Vocational centers provide the victims with training in trades such as fashion design and jewelry making. This training will allow the victims to earn a stable income outside the world of flesh trade and drugs upon departure from the Village of Hope. The women also take part in daily education and extracurricular activities such as dancing, singing and cooking.
With a mixture of pride and humility, the women display their hard handiwork. Of course, I fell in love with a few pieces that I will wear knowing I helped further the rehabilitation and recreation of the life of a woman one earring at a time.
Kamathipura, the Red Light District
Hazel Thompson, the world renowned photojournalist and one of my personal favorite women, along with a man whom she refers to as her “brother” in Mumbai guided 4 of us into Kamathipura for a slightly goosebump inducing experience.
Hazel spent two months earlier this year in and out of the Red Light District of Mumbai documenting child prostitution. Her porcelain skin is quickly recognized by gangsters, pimps, and prostitutes. Shivers are sent down my spine as our car becomes surrounded by a barricade of men peering into the windows with piercing looks that convey the message of what will happen if any of us decide to step foot outside the vehicle.
Nothing compares to the shock that struck Hazel when she recognized a face of one of the girls she documented in her book set to release the same night. A look of horror explained to all of us this shell of a girl was not supposed to be back in Kamathipura. Ever.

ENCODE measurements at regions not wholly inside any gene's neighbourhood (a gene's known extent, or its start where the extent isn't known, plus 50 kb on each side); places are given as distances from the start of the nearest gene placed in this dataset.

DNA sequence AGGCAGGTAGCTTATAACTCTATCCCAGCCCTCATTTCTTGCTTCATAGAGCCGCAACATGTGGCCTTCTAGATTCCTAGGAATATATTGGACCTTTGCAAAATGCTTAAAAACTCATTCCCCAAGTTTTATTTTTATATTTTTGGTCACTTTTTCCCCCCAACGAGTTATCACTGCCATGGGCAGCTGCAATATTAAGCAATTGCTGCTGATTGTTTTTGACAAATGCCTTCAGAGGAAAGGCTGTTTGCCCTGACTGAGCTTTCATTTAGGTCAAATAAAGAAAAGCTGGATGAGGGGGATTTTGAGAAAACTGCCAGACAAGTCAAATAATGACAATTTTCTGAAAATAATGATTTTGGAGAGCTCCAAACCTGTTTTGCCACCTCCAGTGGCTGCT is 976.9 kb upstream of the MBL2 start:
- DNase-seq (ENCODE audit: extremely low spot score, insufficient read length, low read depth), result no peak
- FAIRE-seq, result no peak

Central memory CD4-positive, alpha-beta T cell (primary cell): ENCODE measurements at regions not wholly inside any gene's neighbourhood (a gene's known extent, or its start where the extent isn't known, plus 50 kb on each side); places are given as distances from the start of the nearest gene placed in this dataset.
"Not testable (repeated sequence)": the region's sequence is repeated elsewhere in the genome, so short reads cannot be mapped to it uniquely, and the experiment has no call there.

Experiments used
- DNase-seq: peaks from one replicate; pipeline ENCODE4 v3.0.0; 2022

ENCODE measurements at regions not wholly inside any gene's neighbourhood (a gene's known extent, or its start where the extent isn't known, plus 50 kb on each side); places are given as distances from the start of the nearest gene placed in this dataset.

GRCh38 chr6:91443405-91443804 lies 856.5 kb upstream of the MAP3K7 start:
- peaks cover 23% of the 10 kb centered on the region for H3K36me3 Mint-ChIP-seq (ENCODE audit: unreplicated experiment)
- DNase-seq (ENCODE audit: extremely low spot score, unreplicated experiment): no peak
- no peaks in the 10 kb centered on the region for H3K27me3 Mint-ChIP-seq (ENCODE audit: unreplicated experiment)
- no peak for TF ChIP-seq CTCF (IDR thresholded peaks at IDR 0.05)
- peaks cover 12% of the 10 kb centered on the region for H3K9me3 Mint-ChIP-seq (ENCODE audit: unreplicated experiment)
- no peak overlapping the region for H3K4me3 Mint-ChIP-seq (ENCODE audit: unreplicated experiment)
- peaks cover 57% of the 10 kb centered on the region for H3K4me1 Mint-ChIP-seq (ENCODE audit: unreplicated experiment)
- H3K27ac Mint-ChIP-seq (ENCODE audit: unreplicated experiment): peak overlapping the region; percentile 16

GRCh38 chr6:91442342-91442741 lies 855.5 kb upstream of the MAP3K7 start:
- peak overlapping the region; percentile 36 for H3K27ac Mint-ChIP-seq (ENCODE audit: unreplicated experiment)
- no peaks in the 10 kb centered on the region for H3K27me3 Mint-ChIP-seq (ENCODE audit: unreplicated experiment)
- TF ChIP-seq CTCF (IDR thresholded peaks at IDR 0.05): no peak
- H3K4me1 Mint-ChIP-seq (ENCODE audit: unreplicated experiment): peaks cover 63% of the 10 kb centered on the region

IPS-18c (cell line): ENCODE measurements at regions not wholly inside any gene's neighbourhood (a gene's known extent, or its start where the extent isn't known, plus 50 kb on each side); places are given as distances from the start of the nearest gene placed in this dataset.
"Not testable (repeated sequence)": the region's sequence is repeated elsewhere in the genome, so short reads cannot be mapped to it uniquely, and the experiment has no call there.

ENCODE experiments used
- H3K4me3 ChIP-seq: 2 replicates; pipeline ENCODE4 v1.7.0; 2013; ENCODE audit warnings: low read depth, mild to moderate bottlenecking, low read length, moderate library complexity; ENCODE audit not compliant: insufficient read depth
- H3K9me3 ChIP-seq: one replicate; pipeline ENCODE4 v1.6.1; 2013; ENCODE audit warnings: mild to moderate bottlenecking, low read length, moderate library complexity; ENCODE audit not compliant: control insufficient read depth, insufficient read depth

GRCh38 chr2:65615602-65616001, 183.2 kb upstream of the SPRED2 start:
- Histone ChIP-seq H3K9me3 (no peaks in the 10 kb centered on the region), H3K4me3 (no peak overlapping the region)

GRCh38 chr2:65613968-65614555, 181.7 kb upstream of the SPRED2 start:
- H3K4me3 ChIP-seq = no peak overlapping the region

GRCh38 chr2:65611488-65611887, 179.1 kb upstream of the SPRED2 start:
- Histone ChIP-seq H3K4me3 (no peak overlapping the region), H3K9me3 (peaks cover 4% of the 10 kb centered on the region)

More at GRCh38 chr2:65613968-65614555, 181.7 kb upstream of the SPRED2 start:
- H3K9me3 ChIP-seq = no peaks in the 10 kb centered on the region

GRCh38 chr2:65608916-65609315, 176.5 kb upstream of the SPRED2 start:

Without revealing too much, the girl was 11 when promised a job as a maid in Mumbai by her neighbor. Coming from an extremely poor family, the tender child agreed to help her family survive and left to Mumbai only to be met with a life in hell for the next 11 years.
Layers of cages keep these children sold into flesh trade locked deep inside the brothels of the Red Light District. It takes about 3 years to “break” a flesh trade victim allowing them out of one layer of bars at a time.
The girl that Hazel recognized was rescued and sent back home with money to her family. Her father and brother stole the money and kicked her right back out to the streets. She of course returned to Kamathipura, the only place that still welcomed her with open arms.
Witnessing the continuation of this tragic cycle caused a domino effect of quiet breakdowns in our car. Cue episode of tears #1.
CAGES launch, Break the Chains event
To spread awareness and encourage support, Bombay Teen Challenge held a spectacular event at the Taj Lands End. The Tata Family graciously provided the space which would act as a platform for many distinguished speakers and stage for Bombay Teen Challenge residents to show off their dance skills.
One of our international guests on this journey, Hamish Dodds, wrote the preface for the book and introduced the women of the hour. Two of the girls followed in the book were almost unrecognizable as they advanced to the stage. Both held their heads high as they weaved through a crowd applauding only for them. I was overwhelmed by the honor of presenting flowers to girls onstage. The challenges they have overcome made me quickly snap out of my apprehension due to my lifelong struggle with stage fright.